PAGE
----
The anthology arranges authors in a sequence that aims to draw attention to the central currents of the age. The editors provide a guide to periods of English literary history, and they specify an important aspect of the principal currents of the age. Again, the English literary history sections and the headnotes, together with the general introductions to the volume and to the individual works, can elaborate on this attention to period. The introductions to individual works give particular attention to issues raised by prior anthologies.

4. Themes and Literary Techniques Across Different Eras

The theme of society and the ordinary, and some refined silliness, endures through the Renaissance and the Restoration Age with very little change. In the 18th century, Defoe creates a human narrative in a business-oriented scenario and highlights the greed and ambition of humanity. The theme of dominance continues strong and ugly throughout the hidden industrial revolution, causing havoc on social behavior and literary output. 19th-century writers use a few more themes to highlight creature comforts and physical appearances. The human being is called carrot and stick, sensual, and ephemeral, and the inexorable progress of science will destroy the world. The final answer? Embrace and accept the inevitability of modern values and desires while exercising human judgment. The results? Stories about weathercocks, temptation and envy, and a beginning that ends in our beginning. Hardly a beginning, the end.

After identifying and analyzing the mood, tone, and message of a work, the next step is to search for themes that link the piece with other works in a particular period, genre, or masters of the craft. The Greeks called these time-tested themes “topoi,” and the different epochs of English literature are bound by a few themes that have remained constant. The 15th century saw the genesis of the melodramatic theme of sameness in humans – the bestial and the divine that lifts humanity to peaks and reduces them to moral ruins. To support the theme, the authors used a variety of literary techniques. In Everyman, for example, the writer uses allegory to convey what society needs to do in order to go to heaven. Chaucer uses the litany of travelers to carry across his social concerns. The writers use sin, temptation, penance, heavenly grace, and divine revelation to espouse their themes. Sounds so familiar, doesn’t it? As if time got stuck in the medieval mud.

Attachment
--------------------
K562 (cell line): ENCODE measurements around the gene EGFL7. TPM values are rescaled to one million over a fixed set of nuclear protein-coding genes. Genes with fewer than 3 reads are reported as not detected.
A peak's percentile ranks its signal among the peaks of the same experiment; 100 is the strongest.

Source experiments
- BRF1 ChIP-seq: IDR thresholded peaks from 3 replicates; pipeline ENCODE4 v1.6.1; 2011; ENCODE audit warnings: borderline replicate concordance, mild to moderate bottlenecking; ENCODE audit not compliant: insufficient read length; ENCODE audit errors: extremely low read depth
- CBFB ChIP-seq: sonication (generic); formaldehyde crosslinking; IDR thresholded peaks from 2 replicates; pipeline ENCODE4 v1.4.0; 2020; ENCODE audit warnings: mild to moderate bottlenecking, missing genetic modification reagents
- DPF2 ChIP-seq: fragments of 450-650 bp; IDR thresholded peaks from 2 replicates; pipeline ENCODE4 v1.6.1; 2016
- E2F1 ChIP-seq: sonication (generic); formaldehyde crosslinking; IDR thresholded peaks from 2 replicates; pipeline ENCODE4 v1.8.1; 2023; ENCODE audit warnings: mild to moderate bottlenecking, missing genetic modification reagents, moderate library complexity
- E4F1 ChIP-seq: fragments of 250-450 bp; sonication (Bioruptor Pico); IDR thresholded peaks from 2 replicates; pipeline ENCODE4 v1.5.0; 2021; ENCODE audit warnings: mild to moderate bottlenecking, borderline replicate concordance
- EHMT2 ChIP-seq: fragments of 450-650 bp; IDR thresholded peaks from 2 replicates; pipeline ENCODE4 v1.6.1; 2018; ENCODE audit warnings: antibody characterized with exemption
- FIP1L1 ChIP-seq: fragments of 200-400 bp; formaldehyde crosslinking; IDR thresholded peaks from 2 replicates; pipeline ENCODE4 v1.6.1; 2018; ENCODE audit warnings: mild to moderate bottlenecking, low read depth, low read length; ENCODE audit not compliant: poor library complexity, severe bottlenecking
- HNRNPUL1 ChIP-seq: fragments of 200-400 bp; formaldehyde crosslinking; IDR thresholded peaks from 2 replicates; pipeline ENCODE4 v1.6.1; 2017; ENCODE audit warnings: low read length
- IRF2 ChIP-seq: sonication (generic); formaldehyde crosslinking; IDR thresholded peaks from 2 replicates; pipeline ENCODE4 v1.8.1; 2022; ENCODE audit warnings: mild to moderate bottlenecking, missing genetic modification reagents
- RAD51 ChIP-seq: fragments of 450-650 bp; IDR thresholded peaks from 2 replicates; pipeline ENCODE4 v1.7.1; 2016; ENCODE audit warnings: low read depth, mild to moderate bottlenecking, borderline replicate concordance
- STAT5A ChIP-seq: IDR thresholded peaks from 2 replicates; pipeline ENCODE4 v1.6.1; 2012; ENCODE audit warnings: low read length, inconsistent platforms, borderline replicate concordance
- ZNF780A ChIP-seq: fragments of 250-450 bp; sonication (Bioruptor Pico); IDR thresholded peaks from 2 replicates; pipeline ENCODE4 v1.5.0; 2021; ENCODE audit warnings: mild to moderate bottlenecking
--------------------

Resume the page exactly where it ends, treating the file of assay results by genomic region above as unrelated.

5. The Influence and Impact of The Norton Anthology on the Study of English Literature

As becomes evident from what precedes, the editing of the Norton Anthology of English Poetry is a vast intellectual enterprise. My predecessor, Richard Ellmann, was a great one for detailed description, so I shall try to give a brief synopsis of the whole endeavor. The second edition of the Anthology contains ninety-four poems not included in the first edition, of which around twenty are anonymous. Among these anonymous poems are two major and six minor pieces from the beginning of our English literature, a group of five poems by a Scottish James I written in the 1420s and not exactly poetry, and ten cantos of an unfinished epic by a Lt. Col. Christopher Smart. But the lion’s share of the growth in space was taken up with the minor poetry of the major poets, particularly Blake, Milton, and Wordsworth, and the lion’s share of these minor poets were in fact included in the first edition of the anthology.

To be the editor of the Norton Anthology of English Poetry is to be both a linguist and a poet. The linguistic demands are quite distinct from those made by an anthology of American literature. The earliest writing in English was rendered during the Dark Ages, before any standard spelling system was established. And the language of “the dawn song” (at 384 lines, that earliest poem is also one of the longest) shows, predictably, the heavy mark of Germanic structures, with long compound words headed by independent nouns. Yet in the next poem included, we find an Early English that does not tolerate concatenation, but demands strict adherence to the five accents per line that mark the whole Old English corpus. Another thousand years later, at the other end of this 1,200-year illuminating effort, we get the un-English CXX of Thomas Wyatt, set to fourteen rhymed iambic pentameters.